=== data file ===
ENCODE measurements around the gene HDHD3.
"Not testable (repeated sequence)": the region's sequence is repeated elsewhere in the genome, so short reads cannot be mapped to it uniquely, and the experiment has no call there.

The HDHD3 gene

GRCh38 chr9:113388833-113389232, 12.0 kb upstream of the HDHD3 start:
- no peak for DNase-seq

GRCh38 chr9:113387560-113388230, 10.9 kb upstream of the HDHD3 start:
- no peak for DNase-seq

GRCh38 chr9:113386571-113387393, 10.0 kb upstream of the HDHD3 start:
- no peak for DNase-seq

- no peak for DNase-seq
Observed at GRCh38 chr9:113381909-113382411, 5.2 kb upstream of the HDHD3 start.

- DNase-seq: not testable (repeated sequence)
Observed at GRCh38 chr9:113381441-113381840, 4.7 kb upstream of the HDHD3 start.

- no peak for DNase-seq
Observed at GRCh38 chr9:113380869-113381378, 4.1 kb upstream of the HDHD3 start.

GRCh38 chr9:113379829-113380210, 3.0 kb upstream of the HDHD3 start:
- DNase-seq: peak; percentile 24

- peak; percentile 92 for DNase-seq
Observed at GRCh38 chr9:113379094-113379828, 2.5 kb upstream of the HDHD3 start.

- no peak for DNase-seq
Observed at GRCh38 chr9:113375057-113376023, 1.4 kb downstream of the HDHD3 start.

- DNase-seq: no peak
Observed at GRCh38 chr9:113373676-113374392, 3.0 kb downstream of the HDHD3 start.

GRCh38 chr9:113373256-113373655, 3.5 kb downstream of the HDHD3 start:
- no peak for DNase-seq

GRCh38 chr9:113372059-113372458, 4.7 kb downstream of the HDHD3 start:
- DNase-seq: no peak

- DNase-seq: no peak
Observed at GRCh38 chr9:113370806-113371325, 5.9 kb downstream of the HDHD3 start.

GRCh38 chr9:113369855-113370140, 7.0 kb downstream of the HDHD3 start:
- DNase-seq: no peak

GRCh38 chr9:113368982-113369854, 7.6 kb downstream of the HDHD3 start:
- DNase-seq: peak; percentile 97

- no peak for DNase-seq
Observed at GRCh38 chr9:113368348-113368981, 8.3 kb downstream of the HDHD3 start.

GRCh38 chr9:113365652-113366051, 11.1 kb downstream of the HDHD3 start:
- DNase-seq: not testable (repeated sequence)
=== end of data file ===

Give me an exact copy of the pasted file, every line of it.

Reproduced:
ENCODE measurements around the gene HDHD3.
"Not testable (repeated sequence)": the region's sequence is repeated elsewhere in the genome, so short reads cannot be mapped to it uniquely, and the experiment has no call there.

The HDHD3 gene

GRCh38 chr9:113388833-113389232, 12.0 kb upstream of the HDHD3 start:
- no peak for DNase-seq

GRCh38 chr9:113387560-113388230, 10.9 kb upstream of the HDHD3 start:
- no peak for DNase-seq

GRCh38 chr9:113386571-113387393, 10.0 kb upstream of the HDHD3 start:
- no peak for DNase-seq

- no peak for DNase-seq
Observed at GRCh38 chr9:113381909-113382411, 5.2 kb upstream of the HDHD3 start.

- DNase-seq: not testable (repeated sequence)
Observed at GRCh38 chr9:113381441-113381840, 4.7 kb upstream of the HDHD3 start.

- no peak for DNase-seq
Observed at GRCh38 chr9:113380869-113381378, 4.1 kb upstream of the HDHD3 start.

GRCh38 chr9:113379829-113380210, 3.0 kb upstream of the HDHD3 start:
- DNase-seq: peak; percentile 24

- peak; percentile 92 for DNase-seq
Observed at GRCh38 chr9:113379094-113379828, 2.5 kb upstream of the HDHD3 start.

- no peak for DNase-seq
Observed at GRCh38 chr9:113375057-113376023, 1.4 kb downstream of the HDHD3 start.

- DNase-seq: no peak
Observed at GRCh38 chr9:113373676-113374392, 3.0 kb downstream of the HDHD3 start.

GRCh38 chr9:113373256-113373655, 3.5 kb downstream of the HDHD3 start:
- no peak for DNase-seq

GRCh38 chr9:113372059-113372458, 4.7 kb downstream of the HDHD3 start:
- DNase-seq: no peak

- DNase-seq: no peak
Observed at GRCh38 chr9:113370806-113371325, 5.9 kb downstream of the HDHD3 start.

GRCh38 chr9:113369855-113370140, 7.0 kb downstream of the HDHD3 start:
- DNase-seq: no peak

GRCh38 chr9:113368982-113369854, 7.6 kb downstream of the HDHD3 start:
- DNase-seq: peak; percentile 97

- no peak for DNase-seq
Observed at GRCh38 chr9:113368348-113368981, 8.3 kb downstream of the HDHD3 start.

GRCh38 chr9:113365652-113366051, 11.1 kb downstream of the HDHD3 start:
- DNase-seq: not testable (repeated sequence)